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People hire appraisers for a variety of reasons but for new purchases there are a few biggies:

 

#1 Did I get what I thought I got?

#2 Is there anything about this deal that was misrepresented or absent?

#3 Did I pay a reasonable price?

#4 Documentation so that the item can be replaced in the case of a loss.

 

To properly answer any of the first 3 requires the documentation given to you by the jeweler, it requires seeing the dossier, it requires knowing what you paid and it requires knowing what the jeweler has told you. I, of course, understand that there is a worry that the appraiser is simply not going to do their job and read the cert back to you but solving this problem by refusing to provide the necessary information simply undermines your own objectives.

 

What I tell clients is to bring EVERYTHING with them. The lab docs, the receipt, the ‘appraisal’ provided by the jeweler, even the packaging. I then have a conversation before looking at anything about what their objectives are in seeking out the appraisal. In most cases I’ll then grade the stone and afterwards ask to see the lab doc. We then discuss any differences between my grading and theirs as well as confirm that the subject stone is the same one the lab saw and that the differences aren’t a result of damage.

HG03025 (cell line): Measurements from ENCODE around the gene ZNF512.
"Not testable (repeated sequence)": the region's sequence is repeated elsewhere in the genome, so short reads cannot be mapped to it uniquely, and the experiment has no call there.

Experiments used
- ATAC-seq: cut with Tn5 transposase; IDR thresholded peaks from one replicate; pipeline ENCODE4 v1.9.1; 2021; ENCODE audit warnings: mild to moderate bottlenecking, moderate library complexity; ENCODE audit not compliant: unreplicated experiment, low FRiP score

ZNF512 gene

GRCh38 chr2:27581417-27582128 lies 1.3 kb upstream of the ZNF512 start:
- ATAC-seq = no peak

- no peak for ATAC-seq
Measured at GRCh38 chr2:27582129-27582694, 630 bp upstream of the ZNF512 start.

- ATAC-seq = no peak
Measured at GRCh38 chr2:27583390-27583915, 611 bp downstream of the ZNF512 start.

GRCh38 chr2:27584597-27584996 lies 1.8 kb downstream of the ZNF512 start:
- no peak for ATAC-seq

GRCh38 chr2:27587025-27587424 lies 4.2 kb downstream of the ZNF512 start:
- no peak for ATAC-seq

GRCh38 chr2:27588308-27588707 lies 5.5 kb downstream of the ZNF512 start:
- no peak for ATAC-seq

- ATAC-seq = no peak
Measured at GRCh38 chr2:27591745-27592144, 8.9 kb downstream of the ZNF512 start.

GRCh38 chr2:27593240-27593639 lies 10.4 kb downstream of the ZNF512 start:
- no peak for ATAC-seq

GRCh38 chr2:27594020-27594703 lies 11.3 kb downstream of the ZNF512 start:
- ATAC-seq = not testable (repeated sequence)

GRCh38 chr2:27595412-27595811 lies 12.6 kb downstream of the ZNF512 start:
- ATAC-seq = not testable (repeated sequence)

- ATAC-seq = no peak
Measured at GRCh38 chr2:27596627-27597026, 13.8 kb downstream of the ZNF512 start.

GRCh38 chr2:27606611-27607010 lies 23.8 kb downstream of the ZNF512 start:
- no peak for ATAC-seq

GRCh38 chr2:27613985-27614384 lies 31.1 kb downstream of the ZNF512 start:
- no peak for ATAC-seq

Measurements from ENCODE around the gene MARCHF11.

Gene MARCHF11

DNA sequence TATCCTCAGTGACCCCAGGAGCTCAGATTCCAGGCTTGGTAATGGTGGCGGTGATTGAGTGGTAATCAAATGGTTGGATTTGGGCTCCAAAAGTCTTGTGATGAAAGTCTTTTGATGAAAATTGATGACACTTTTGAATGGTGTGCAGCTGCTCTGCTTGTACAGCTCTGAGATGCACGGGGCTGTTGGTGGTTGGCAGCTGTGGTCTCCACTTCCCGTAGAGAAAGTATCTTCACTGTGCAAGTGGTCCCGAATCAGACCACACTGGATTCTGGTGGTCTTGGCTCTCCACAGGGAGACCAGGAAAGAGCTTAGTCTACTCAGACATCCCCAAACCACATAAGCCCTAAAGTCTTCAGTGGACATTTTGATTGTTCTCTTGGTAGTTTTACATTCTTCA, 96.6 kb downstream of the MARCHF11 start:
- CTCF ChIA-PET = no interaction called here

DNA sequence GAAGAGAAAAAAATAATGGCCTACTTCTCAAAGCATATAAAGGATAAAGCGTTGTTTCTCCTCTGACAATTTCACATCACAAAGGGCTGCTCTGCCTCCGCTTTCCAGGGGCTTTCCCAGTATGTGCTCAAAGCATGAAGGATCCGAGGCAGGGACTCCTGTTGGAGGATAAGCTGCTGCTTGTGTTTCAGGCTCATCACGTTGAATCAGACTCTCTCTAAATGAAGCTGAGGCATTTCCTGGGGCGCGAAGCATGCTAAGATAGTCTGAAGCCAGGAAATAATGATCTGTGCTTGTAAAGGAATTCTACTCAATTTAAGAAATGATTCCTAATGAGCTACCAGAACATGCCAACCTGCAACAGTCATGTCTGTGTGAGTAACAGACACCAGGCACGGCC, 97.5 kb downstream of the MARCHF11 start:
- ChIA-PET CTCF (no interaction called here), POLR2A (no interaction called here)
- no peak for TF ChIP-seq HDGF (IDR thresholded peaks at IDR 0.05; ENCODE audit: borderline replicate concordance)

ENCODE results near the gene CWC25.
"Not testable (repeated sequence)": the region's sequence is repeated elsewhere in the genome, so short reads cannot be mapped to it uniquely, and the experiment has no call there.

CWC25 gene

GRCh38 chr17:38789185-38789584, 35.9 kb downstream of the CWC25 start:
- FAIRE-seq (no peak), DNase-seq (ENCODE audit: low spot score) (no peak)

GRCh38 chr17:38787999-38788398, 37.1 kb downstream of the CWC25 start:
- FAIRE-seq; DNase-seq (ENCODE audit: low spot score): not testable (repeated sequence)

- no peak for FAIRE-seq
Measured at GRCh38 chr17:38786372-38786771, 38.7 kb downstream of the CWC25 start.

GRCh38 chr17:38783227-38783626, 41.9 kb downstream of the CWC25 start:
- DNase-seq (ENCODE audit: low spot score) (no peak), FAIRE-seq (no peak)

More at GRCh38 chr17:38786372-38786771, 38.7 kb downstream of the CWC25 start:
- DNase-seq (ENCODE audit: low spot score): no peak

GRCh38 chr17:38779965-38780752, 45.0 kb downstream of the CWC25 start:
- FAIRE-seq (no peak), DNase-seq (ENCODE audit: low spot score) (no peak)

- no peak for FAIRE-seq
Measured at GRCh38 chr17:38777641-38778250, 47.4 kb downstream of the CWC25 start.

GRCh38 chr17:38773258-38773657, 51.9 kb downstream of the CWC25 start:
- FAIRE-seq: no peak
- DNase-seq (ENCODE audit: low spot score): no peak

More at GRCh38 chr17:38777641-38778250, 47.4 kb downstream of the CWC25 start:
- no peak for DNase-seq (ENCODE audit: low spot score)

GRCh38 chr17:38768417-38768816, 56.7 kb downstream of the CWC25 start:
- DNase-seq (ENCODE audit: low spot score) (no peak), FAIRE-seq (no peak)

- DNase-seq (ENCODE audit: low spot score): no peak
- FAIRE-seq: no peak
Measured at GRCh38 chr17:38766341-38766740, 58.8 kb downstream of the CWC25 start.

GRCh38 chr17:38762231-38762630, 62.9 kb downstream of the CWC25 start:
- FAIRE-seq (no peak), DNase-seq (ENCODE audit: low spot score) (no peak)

We then talk about markets and pricing and again the objectives of the appraisal. When we identify what marketplace they are concerned about, I calculate an estimated value and then look at the receipt. Once again we discuss any differences.

 

The final step is to write the report and assemble it with the various photographs and whatever test results were done. I include a scan of the lab report, the manufacturers warranty information and anything else that will be useful for identifying the piece as ‘genuine’ and that may be necessary for replacement should a loss ever occur. Especially with designer type merchandise and where the replacement is going to be done by a 3rd party (like an insurance company), this information is critical.